MEDICATION ASSISTED TREATMENT. By Dewayne Moore ODMHSAS Legal Division.
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The American Association for the Treatment of Opioid Dependence (“AATOD”) asked the Legal Action Center to write a report on the legality of criminal justice agencies’ denial of access to methadone maintenance and buprenorphine treatment for opiate addiction.
An estimated 65% of individuals in United States prisons or jails have a substance use disorder, and a substantial number of these individuals are addicted to opioids.
Scientific research has firmly established that treatment of opiate dependence with medications (MAT) reduces addiction and related criminal activity more effectively and at far less cost than incarceration.
This includes addiction treatment that utilizes medications that have been proven effective for treatment of opioid dependence (commonly called “Medication Assisted Treatment,” or “MAT”), such as methadone and buprenorphine
MAT uses medications, such as methadone or drug treatment in reducing addiction and criminal activity more effectively and at far less cost than incarcerationbuprenorphine, to normalize brain chemistry, block the euphoric effects of opioids, relieve physiological cravings, and normalize body functions without the negative effects of short-acting drugs of abuse.
A 2009 study found buprenorphine, a newer medication, at least as effective as methadone in a correctional setting. Numerous studies also have shown that MAT reduces drug use, disease rates, and criminal activity among opiate addicted persons.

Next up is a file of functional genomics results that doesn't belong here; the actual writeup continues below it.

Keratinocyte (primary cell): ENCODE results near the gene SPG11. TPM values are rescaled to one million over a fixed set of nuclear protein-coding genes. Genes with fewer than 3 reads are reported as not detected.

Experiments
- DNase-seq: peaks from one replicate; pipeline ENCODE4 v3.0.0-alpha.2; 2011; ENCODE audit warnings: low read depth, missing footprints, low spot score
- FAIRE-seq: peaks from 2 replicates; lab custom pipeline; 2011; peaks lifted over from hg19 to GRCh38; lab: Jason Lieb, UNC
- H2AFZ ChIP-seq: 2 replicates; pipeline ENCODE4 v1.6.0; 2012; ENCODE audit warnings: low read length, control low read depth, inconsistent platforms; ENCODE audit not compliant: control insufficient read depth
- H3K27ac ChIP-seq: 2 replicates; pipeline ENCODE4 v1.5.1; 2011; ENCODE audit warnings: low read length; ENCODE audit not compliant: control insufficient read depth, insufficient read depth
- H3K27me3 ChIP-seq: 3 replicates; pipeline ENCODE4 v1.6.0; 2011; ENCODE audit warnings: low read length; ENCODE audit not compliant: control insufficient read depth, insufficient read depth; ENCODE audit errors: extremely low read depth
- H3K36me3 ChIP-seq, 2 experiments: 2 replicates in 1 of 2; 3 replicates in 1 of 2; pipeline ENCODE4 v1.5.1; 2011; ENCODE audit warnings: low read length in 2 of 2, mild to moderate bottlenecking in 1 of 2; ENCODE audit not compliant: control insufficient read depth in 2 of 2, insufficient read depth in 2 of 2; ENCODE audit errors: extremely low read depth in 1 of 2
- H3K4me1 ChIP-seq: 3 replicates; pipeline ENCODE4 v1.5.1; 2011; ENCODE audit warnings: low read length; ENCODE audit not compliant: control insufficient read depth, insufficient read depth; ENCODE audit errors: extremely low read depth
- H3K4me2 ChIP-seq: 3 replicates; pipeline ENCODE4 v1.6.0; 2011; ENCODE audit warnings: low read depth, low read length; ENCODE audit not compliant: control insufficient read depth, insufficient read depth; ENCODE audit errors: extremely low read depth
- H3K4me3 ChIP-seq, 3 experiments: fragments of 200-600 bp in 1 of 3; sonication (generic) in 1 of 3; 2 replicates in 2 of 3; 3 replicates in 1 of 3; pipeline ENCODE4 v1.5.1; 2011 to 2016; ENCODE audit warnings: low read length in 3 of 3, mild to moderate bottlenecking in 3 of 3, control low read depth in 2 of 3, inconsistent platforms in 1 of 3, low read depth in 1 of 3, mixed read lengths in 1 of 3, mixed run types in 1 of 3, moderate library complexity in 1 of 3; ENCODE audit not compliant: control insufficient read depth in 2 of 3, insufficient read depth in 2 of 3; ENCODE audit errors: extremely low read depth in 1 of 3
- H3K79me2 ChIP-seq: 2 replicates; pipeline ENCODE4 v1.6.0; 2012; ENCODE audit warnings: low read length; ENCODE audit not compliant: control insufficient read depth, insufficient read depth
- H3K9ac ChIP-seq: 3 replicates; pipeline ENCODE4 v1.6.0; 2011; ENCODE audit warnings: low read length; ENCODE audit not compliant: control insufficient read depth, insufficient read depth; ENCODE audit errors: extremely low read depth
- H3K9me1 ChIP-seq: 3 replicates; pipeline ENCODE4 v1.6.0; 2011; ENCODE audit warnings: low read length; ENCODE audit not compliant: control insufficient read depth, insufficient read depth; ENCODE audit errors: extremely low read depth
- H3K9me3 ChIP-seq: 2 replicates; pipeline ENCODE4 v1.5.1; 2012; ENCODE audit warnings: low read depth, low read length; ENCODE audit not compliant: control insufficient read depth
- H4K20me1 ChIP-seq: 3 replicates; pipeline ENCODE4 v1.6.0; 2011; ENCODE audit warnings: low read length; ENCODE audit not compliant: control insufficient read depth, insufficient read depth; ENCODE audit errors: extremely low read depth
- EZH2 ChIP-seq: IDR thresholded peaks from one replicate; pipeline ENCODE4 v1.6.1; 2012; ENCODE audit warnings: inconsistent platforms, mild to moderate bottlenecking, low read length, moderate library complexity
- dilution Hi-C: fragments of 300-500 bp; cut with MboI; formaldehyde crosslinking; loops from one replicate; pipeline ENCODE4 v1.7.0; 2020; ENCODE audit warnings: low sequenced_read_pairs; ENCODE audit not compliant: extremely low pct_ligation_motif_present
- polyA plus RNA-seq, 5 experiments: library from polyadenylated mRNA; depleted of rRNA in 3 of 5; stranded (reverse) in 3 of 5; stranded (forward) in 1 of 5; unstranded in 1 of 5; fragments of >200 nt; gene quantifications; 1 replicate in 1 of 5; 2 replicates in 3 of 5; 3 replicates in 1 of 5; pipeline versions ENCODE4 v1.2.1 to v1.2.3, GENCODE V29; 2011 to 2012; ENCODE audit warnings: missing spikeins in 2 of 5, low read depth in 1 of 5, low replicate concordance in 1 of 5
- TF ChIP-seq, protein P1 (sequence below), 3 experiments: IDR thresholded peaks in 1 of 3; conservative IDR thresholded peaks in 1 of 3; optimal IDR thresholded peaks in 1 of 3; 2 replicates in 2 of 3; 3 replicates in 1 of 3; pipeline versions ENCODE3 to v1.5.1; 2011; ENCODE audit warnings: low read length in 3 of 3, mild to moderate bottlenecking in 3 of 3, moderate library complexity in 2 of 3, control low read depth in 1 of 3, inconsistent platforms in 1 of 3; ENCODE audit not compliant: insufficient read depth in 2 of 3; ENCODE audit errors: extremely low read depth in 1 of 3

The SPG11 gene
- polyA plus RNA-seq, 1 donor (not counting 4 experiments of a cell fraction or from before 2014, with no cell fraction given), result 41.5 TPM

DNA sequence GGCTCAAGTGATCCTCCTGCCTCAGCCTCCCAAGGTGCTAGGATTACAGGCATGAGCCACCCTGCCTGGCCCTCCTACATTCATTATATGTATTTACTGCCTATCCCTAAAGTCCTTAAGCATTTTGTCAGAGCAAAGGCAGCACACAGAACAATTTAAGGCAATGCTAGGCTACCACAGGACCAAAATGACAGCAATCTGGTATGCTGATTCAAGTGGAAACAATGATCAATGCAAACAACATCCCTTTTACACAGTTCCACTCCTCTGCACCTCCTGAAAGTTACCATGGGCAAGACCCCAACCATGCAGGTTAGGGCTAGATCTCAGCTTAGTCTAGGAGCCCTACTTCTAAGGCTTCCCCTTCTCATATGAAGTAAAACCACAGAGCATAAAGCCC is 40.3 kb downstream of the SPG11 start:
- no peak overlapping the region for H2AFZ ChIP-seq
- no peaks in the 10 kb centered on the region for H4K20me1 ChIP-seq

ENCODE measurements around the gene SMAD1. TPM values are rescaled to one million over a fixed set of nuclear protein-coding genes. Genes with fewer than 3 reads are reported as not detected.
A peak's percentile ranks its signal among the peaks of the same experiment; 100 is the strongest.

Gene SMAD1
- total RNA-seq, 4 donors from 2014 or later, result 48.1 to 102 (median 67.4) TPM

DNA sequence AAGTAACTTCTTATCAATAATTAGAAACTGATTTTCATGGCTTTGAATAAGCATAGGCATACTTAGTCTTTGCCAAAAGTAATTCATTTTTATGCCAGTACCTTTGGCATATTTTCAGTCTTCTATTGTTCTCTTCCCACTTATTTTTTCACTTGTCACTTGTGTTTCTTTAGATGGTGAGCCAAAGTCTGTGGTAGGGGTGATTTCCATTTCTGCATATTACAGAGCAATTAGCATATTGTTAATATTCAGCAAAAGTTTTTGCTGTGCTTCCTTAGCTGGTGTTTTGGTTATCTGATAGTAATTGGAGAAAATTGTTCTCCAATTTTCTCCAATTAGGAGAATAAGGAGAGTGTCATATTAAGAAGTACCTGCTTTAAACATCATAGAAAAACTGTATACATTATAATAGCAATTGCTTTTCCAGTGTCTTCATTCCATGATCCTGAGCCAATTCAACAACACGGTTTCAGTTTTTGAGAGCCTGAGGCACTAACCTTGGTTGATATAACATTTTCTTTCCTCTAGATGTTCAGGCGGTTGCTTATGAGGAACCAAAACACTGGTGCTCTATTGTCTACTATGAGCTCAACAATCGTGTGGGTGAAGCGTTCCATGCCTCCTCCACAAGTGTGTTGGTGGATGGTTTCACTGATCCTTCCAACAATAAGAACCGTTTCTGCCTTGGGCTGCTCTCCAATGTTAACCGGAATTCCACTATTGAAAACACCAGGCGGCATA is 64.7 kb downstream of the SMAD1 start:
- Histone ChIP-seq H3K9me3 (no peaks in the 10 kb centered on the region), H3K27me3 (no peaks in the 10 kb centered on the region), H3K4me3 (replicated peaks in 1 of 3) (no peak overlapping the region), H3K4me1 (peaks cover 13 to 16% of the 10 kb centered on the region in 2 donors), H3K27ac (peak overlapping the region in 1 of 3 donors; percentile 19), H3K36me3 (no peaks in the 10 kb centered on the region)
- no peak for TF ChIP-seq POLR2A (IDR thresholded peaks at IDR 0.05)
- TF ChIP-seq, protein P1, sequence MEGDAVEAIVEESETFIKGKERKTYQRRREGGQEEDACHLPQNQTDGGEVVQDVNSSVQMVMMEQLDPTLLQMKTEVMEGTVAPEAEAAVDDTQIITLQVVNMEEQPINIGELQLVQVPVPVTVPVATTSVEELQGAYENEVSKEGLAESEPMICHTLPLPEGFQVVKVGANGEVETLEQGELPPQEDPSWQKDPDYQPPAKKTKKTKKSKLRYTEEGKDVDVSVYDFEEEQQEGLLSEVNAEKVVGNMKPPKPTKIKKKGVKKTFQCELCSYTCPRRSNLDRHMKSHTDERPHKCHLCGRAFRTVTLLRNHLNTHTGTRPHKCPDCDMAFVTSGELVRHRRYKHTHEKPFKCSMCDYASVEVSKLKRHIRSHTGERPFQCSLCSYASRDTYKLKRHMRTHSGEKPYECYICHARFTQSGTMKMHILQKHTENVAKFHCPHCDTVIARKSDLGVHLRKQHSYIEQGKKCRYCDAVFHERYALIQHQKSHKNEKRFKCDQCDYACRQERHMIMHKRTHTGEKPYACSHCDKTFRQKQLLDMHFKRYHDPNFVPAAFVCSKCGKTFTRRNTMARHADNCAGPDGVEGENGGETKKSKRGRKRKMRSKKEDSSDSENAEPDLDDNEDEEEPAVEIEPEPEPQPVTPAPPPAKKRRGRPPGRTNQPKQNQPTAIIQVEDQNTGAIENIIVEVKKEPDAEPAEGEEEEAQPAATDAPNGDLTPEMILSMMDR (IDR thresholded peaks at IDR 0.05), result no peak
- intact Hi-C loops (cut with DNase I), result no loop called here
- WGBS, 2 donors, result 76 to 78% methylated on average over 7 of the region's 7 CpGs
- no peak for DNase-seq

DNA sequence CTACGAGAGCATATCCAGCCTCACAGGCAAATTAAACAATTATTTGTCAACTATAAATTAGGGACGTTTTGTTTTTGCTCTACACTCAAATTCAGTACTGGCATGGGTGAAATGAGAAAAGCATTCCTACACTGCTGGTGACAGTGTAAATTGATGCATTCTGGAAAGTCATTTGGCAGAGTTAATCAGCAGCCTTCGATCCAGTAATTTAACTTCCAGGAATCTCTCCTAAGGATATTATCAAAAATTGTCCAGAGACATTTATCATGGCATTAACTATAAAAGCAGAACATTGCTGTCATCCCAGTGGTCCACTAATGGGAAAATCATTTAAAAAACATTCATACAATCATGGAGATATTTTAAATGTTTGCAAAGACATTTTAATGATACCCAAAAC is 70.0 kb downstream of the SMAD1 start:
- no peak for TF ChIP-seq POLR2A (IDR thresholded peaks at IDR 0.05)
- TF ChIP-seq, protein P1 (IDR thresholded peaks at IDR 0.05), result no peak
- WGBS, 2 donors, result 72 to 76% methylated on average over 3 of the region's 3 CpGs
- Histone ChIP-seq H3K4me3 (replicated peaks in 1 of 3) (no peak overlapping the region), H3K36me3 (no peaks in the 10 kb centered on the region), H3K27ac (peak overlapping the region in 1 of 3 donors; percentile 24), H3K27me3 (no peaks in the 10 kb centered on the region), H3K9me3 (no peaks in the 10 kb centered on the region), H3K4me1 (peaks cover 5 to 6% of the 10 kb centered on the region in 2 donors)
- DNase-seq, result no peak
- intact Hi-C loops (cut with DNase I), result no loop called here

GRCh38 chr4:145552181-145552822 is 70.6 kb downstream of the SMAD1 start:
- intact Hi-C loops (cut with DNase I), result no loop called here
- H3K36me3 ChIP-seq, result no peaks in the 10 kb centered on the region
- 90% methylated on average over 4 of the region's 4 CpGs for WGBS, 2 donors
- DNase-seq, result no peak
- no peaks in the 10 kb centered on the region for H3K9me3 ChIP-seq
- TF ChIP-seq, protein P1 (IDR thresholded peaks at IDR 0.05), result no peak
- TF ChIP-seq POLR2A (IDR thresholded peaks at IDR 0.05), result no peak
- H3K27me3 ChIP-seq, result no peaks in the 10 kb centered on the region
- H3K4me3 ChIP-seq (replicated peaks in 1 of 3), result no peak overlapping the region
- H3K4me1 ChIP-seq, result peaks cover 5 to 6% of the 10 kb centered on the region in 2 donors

The drug treatment in reducing addiction and criminal activity more effectively and at far less cost than incarcerationvast majority of jails and prisons fail to offer MAT for ongoing maintenance treatment, and 77% of jails surveyed in 2004 failed to use a specific standardized treatment protocol for opiate detoxification.
In addition, courts often require defendants to detoxify from methadone or buprenorphine treatment as a condition of participating in drug court or receiving an alternative to incarceration sentence.
Numerous studies also have shown that MAT reduces drug use and criminal activity among opiate addicted persons.
Many incarceration in United States prisons has an average annual cost of $22,279. in the criminal justice system – including some drug court judges, prosecutors, parole and probation agencies and officers, and jails and prisons – refuse to allow people addicted to heroin and other opiates to receive medications for their addiction, even when prescribed by a treating physician.